Another type of website builder are the propriety content management systems, like WIX, Squarespace, Weebly and Go Daddy. They are inexpensive software tools but have some limitations in terms of design, functionality, file access, and ability to customize.  They don’t use plug-in architecture as in the open source systems. For the somewhat simple website application, propriety software can be effective, especially if you are looking at a minimum number of pages of introductory or placeholder content. Note: There are several church web site vendors with customized propriety software offerings. Contact me for this listing.
  • Ecommerce Solutions
    Ecommerce offers shopping cart experience for selling products on-line through websites. Self hosted or open source solutions can be fully integrated into a website. For example, WOOCommerce is a customizable software package integrated with the WordPress core.  Shopify on the other hand, is a hosted propriety system that guarantees high availability and reliability but is limited to personal customizations. Shopify in this example of an ecommerce platform acts as separate system outside of the WordPress CMS.
  • Hosting Services
    Hosting companies offer space on their servers or even your own dedicated server if you’re willing to pay for it. Factors like uptime, reliability, customer service and site speed play into which company to use. Several WordPress centric hosting companies are Blue Host and Site Ground. Other hosting companies are listed below in a performance chart.list-of-fastest-hosting-companies

IV. Capture High Level Requirements

Capturing high level requirements will address scope of the project and areas of design concentration or in the case of an existing site, redesign efforts. A church or religious website may have some or all of the following requirements:

  • be available in a variety of digital formats
  • upfront vocations section
  • prayer intentions feature
  • an events calendar
  • provide a donation button
  • live streaming of events
  • on-line retail store (shopping cart) for selling of books, cards, gifts
  • email sign-up feature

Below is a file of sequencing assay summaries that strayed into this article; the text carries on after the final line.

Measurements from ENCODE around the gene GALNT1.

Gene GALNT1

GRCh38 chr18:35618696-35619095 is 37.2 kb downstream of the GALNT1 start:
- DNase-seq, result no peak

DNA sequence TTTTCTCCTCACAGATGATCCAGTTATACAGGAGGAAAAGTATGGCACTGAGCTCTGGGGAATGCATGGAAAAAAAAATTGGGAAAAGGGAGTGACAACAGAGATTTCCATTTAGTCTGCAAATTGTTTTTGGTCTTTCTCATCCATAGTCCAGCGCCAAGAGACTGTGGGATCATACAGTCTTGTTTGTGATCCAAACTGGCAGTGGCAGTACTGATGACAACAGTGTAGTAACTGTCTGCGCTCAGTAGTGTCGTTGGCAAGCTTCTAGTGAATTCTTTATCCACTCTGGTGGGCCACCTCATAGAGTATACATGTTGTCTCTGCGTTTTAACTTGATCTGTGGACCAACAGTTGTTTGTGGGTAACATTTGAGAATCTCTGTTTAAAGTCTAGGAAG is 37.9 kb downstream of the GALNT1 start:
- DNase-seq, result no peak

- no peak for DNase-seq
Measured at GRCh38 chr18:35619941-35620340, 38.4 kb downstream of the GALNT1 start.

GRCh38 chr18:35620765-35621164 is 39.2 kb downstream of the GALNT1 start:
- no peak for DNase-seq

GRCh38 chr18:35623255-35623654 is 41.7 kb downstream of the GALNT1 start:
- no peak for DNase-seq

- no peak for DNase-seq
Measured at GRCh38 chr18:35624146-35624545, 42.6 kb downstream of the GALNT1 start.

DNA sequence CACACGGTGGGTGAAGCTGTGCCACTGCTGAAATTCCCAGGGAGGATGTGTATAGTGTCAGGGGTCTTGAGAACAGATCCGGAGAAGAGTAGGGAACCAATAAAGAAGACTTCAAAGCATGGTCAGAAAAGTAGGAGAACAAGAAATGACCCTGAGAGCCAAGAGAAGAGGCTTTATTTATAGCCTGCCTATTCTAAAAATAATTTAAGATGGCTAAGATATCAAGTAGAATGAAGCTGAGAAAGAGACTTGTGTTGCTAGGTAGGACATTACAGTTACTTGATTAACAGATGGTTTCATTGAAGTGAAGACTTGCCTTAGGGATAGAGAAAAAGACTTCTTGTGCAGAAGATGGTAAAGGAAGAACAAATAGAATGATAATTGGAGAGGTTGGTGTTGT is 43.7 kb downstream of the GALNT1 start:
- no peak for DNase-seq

• support of digital newsletter
  • social media integration with content streams
  • support liturgical music
  • on-line event registration
  • provide saints writings, graphics, poetry, icons, expert opinions
  • time driven blog
  • user friendly, easy to maneuver, well organized
  • recognize affiliated institutions
  • SEO with strong domain name
  • enhance our site, to be wherever our followers are.
    TIS India created this infographic on the latest website design trends.
    In a redesign of an existing website, the task becomes to dismantle the existing website and rebuild and reorganize content on the new platform. Depending on the old platform, it may be feasible to auto migrate some of the content from the current website to the new site. The effort to create new content may be easier than moving existing content.

V. Use a Risk Free Approach

The best way to reduce risk is creating a live demo website for private viewing and evaluation. The live demo shows the look and feel with recognizable content. If there is an existing site involved, this site continues operating during this period. Once the new website design is accepted, the remaining content is loaded and it can then go live for public consumption.


VI. Determine Post Go Live Support

There are two forms of support of a live website; technical maintenance support and operational support. Technical maintenance revolve around the web hosting service and includes updating themes and plug-ins, updating the CMS version, backups and site security. Operational support involves loading approved content, monitoring activity and small theme fixes.

Post go live strategies are dependent on the desire, resource availability and technical prowess of the website owners.